Gastroesophageal reflux (GER) is a common, almost physiologic process in infants and children. It usually results from the failure of the lower esophageal sphincter to maintain an adequate resting pressure, but approximately 35% of children with GER may have additional disorders of esophageal motility. GER is pathologic when it is associated with hematemesis, failure to thrive, esophageal stricture formation, apnea, and bradycardia. Additional extraesophageal or supraesophageal symptoms of GER, such as otitis media, asthma, recurrent upper respiratory tract infections, and sleep disturbances, are becoming increasingly recognized. GER is also responsible for the development of Barrett’s mucosa in the esophagus.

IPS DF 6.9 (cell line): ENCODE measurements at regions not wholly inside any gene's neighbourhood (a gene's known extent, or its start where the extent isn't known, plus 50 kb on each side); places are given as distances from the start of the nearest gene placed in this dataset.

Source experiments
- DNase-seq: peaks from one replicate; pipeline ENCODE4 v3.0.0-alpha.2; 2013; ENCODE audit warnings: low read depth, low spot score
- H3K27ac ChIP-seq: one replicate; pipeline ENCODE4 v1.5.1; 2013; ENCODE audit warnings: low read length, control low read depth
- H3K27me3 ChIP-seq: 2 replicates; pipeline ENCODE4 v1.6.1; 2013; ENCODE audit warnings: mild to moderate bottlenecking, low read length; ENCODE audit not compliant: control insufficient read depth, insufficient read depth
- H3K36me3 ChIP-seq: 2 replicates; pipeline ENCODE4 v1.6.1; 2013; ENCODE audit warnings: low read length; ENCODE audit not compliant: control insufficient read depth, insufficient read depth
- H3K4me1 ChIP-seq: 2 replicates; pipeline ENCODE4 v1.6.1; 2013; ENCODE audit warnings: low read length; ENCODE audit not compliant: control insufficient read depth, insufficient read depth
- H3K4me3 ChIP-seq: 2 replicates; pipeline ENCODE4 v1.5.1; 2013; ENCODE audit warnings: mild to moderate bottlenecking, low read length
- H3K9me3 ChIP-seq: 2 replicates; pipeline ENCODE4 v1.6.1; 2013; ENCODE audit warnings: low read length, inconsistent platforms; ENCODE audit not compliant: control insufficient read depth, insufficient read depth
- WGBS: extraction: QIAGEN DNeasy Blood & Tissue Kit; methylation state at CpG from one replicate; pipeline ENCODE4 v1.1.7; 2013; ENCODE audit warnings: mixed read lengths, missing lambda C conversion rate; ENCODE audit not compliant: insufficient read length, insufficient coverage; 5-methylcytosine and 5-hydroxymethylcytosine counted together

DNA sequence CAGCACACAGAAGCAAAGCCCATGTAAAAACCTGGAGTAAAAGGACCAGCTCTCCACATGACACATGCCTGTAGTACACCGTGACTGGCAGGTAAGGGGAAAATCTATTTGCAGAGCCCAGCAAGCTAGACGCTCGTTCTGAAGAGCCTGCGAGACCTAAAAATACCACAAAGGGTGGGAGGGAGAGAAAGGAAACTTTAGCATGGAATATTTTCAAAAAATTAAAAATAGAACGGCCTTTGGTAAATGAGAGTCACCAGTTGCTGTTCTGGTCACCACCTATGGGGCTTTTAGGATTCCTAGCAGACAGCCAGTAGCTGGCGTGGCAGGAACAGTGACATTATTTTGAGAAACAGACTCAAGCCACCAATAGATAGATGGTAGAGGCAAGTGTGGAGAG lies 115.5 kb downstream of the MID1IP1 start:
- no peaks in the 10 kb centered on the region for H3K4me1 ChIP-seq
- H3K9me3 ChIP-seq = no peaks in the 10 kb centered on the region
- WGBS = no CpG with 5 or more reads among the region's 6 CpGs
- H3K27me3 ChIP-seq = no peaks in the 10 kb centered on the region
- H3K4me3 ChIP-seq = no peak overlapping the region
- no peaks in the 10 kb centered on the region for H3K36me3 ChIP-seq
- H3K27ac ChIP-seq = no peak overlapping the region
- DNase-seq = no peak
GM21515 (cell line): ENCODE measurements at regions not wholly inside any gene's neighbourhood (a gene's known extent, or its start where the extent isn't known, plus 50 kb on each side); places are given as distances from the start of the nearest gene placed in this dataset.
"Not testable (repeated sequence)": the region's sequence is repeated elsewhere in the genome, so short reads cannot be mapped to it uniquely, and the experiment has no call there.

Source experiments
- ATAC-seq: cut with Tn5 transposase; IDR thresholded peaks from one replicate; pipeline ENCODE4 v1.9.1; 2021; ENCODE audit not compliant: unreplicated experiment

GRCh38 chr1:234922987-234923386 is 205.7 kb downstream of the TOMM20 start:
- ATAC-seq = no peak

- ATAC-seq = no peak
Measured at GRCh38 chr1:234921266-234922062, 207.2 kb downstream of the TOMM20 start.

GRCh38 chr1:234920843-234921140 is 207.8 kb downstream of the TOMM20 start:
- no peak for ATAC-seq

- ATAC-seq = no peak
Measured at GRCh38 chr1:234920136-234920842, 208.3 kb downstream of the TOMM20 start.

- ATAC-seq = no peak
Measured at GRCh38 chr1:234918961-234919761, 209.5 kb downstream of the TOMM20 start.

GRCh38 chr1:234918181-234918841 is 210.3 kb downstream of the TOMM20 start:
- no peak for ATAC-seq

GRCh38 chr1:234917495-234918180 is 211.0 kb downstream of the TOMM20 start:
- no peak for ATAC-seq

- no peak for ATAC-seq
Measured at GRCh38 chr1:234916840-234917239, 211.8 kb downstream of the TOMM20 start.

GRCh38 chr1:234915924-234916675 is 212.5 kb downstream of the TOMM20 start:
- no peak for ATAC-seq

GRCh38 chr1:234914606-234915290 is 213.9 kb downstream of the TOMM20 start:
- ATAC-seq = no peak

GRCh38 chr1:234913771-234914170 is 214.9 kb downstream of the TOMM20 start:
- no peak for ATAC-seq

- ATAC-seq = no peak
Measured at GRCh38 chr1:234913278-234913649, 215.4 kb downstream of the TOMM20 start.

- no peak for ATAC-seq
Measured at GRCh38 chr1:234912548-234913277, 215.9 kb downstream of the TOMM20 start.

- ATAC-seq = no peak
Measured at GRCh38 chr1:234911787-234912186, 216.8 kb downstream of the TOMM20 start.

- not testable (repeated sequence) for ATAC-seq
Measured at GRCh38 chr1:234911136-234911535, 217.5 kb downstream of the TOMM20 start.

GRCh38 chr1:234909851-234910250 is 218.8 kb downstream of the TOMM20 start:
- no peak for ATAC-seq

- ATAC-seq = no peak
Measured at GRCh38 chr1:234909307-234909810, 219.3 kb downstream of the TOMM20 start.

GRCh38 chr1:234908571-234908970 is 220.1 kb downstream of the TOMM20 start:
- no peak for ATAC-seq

GER can be an isolated problem, but it occurs with increased frequency in children with neuromuscular disorders; repair of tracheoesophageal fistula, diaphragmatic hernia, or gastroschisis; cystic fibrosis; and collagen-vascular diseases. Medications given to decrease bronchial spasm and to enhance aeration in children with bronchopulmonary dysplasia and asthma may reduce lower esophageal pressure, cause or worsen GER, and conversely exacerbate respiratory symptoms. Secondary GER occurs in infants and children with gastric outlet obstruction and may disappear after the obstruction is corrected. Delayed gastric emptying coexists in 50% of children with primary GER.